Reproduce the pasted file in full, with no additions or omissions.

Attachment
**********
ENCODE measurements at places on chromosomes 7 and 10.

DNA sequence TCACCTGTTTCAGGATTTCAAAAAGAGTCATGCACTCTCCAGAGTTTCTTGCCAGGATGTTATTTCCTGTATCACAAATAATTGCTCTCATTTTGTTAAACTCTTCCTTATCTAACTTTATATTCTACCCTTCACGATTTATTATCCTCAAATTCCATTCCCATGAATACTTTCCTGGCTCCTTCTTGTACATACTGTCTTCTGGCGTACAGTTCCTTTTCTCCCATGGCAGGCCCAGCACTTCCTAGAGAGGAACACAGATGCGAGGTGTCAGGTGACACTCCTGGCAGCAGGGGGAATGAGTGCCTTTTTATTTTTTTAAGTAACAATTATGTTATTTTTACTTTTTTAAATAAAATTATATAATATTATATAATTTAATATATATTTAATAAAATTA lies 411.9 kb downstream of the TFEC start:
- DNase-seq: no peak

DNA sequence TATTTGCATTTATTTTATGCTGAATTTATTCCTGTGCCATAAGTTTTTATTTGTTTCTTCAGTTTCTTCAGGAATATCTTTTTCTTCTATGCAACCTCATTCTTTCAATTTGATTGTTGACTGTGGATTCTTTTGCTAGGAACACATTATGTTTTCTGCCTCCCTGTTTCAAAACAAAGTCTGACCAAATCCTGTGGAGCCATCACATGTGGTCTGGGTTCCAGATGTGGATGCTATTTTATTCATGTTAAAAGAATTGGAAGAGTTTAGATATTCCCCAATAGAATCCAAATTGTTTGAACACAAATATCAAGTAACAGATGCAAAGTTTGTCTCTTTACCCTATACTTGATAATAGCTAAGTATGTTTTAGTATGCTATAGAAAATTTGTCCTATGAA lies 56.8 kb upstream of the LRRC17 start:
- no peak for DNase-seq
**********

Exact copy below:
ENCODE measurements at places on chromosomes 7 and 10.

DNA sequence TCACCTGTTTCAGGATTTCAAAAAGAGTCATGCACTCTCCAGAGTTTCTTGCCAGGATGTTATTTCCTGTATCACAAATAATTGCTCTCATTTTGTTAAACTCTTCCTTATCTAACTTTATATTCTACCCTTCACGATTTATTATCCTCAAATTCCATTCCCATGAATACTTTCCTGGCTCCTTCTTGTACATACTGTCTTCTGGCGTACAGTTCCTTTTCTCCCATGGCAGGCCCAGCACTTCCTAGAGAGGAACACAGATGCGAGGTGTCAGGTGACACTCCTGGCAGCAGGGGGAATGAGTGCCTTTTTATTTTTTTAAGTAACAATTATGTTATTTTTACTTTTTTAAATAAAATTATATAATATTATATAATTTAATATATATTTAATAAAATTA lies 411.9 kb downstream of the TFEC start:
- DNase-seq: no peak

DNA sequence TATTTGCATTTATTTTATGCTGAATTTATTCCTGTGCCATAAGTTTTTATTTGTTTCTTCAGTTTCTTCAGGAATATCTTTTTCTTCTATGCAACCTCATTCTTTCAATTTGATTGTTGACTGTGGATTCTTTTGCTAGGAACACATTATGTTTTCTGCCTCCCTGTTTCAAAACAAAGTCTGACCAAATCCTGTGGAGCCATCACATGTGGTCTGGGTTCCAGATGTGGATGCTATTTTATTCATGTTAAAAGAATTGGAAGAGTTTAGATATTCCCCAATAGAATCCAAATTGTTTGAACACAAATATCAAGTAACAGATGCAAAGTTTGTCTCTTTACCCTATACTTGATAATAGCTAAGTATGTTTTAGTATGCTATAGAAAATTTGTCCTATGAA lies 56.8 kb upstream of the LRRC17 start:
- no peak for DNase-seq